Right activists in Tunisia see Judge Bechir Akremi as symbolising corruption in the judiciary, claiming he is close to the Ennahda party.
A Tunisian judge who has been accused by human rights groups of hiding terrorism-related files has been placed under house arrest for 40 days, local radio and a security source said.
The move against Judge Bechir Akremi came after President Kais Saied pledged to lead a campaign against corruption in all sectors, following his dismissal this week of the prime minister and freezing of parliament.
Right activists in Tunisia see Akremi as symbolising corruption in the judiciary, saying he is close to the Ennahda party, the biggest party in parliament.
Assassination of Belaid and Brahmi
Lawyers and secular parties said files he allegedly hid include those related to the assassination of two secular leaders Chokri Belaid and Mohamed Brahmi in 2013, which led to massive protests at the time that ended with the overthrow of the government.
Akremi has not commented on these accusations and was not immediately available to comment on Saturday.
Ennahda rejects accusations that it has ties to the judge or that it has interfered in judicial files.
Tunisia has been thrust into a political crisis by Saied’s action on Sunday as the president dismissed the government of Prime Minister Hichem Mechichi, froze the parliament, and assumed executive authority with the assistance of a new prime minister.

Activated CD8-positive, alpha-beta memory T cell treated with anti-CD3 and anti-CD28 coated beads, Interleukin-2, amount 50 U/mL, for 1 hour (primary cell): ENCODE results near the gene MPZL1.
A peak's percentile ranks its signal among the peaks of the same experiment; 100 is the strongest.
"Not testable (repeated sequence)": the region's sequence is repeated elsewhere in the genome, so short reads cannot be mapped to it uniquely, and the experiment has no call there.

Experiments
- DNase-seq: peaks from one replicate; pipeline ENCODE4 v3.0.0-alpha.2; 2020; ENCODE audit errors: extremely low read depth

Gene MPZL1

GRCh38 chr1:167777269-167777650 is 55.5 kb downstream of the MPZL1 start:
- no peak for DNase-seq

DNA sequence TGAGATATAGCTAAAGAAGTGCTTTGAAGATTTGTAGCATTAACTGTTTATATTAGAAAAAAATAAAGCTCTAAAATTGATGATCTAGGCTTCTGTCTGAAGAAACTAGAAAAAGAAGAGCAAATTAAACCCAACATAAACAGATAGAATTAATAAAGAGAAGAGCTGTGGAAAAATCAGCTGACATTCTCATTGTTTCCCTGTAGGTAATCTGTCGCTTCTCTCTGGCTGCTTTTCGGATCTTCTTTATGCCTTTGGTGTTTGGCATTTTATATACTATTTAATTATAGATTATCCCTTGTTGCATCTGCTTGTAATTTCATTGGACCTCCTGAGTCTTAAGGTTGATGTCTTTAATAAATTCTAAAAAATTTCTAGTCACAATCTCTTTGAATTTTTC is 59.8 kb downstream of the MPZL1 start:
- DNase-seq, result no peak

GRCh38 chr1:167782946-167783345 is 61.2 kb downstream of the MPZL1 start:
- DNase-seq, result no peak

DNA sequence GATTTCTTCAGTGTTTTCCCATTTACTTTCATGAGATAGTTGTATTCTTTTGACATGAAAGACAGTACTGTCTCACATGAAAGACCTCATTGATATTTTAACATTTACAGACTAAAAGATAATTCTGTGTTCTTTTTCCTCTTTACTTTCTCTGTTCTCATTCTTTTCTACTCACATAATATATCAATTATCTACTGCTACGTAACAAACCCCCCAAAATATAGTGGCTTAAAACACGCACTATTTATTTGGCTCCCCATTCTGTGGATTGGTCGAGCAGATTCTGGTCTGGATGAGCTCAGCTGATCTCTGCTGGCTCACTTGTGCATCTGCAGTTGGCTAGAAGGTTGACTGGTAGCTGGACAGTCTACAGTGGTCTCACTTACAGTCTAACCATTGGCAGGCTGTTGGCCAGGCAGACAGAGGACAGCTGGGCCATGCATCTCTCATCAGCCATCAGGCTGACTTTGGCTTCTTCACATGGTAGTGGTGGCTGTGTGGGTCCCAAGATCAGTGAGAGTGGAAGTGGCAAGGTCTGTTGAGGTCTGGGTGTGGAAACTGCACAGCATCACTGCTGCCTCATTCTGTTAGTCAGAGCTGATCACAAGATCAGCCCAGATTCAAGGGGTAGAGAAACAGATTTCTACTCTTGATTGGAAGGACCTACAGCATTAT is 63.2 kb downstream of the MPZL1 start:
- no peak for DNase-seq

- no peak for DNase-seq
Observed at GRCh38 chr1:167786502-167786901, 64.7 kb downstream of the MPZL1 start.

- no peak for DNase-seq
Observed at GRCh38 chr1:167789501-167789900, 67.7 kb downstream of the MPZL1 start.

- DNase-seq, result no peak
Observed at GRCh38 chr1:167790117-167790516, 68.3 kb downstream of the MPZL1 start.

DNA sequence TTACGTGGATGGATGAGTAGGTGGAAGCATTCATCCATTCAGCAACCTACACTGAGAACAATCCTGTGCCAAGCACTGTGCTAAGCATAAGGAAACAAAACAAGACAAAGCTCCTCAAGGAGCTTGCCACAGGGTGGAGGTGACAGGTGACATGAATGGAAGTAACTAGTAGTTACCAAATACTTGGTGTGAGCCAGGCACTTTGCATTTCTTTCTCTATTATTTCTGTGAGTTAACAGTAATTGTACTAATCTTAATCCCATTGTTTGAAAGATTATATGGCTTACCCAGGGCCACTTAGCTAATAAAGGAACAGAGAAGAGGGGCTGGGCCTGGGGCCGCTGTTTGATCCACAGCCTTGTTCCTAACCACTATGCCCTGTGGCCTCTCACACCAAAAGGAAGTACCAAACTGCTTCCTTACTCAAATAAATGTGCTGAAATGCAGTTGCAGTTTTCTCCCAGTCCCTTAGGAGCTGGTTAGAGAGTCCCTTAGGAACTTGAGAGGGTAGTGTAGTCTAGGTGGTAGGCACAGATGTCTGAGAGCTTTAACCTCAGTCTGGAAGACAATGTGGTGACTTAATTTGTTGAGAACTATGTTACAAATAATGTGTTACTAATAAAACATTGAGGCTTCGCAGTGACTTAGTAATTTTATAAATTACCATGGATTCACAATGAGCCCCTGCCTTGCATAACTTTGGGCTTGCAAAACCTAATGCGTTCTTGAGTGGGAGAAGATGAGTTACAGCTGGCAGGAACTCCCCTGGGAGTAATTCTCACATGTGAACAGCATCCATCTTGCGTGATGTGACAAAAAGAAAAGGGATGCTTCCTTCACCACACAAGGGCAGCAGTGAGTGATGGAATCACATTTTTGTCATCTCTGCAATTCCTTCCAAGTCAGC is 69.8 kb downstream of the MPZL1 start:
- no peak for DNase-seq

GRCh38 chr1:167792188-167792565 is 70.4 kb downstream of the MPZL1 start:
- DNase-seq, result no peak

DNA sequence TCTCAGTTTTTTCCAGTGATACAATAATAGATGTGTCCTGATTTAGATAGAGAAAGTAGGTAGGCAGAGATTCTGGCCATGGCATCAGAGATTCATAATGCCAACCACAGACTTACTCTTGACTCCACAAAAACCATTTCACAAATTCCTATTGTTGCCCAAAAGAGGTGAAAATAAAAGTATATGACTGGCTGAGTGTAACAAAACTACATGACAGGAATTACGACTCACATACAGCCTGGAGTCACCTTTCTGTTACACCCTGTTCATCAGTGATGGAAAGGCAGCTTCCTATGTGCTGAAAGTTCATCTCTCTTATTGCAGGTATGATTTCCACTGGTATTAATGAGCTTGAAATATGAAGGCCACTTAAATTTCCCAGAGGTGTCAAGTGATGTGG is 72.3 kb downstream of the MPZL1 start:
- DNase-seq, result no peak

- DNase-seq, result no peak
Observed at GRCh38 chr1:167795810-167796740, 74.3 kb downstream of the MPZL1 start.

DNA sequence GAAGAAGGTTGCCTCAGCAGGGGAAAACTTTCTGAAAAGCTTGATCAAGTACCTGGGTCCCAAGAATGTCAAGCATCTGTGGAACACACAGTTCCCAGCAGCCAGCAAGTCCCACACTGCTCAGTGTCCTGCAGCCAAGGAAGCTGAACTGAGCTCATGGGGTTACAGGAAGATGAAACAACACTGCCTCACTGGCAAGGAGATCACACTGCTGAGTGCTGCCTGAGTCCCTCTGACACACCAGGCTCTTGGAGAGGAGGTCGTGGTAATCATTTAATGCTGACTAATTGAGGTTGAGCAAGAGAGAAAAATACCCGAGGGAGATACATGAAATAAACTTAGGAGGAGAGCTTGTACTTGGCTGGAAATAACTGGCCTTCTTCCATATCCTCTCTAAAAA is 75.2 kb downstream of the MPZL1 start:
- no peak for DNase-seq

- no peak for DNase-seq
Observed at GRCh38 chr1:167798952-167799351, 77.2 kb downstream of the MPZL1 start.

Ennahda and other major parties have accused the president of a coup, which he denies.
Ennahda party calls for dialogue
Ennahda party on Saturday called on President Saied to engage in dialogue to avoid deepening the country’s political crisis.
“The possible and effective way-out of these problems will not be through monopolising power, which can only increase the spread of corruption, nepotism, and injustice,” Ennahda said in a statement.
Ennahda called on the Tunisian president to “give priority to the national interest, and return to the requirements of constitutional legitimacy, respect of the law and opening a dialogue the outcome of which all participants pledge to abide by. ”
It described Saied’s decisions as a “flagrant attack on principles of democracy and Tunisians’ civil and personal rights”, warning that the move drags “state institutions into conflicts and obstructing their duty of serving nation”.
“These measures that are presented as a response to Tunisians’ legitimate demands to resolve a stifling crisis are not a solution to accumulated complex problems but add new dangers to Tunisians’ plight by undermining stability and social and economic security,” it added.
The Tunisian president insists that his exceptional measures are meant to “save” the country while his critics accuse him of orchestrating a coup.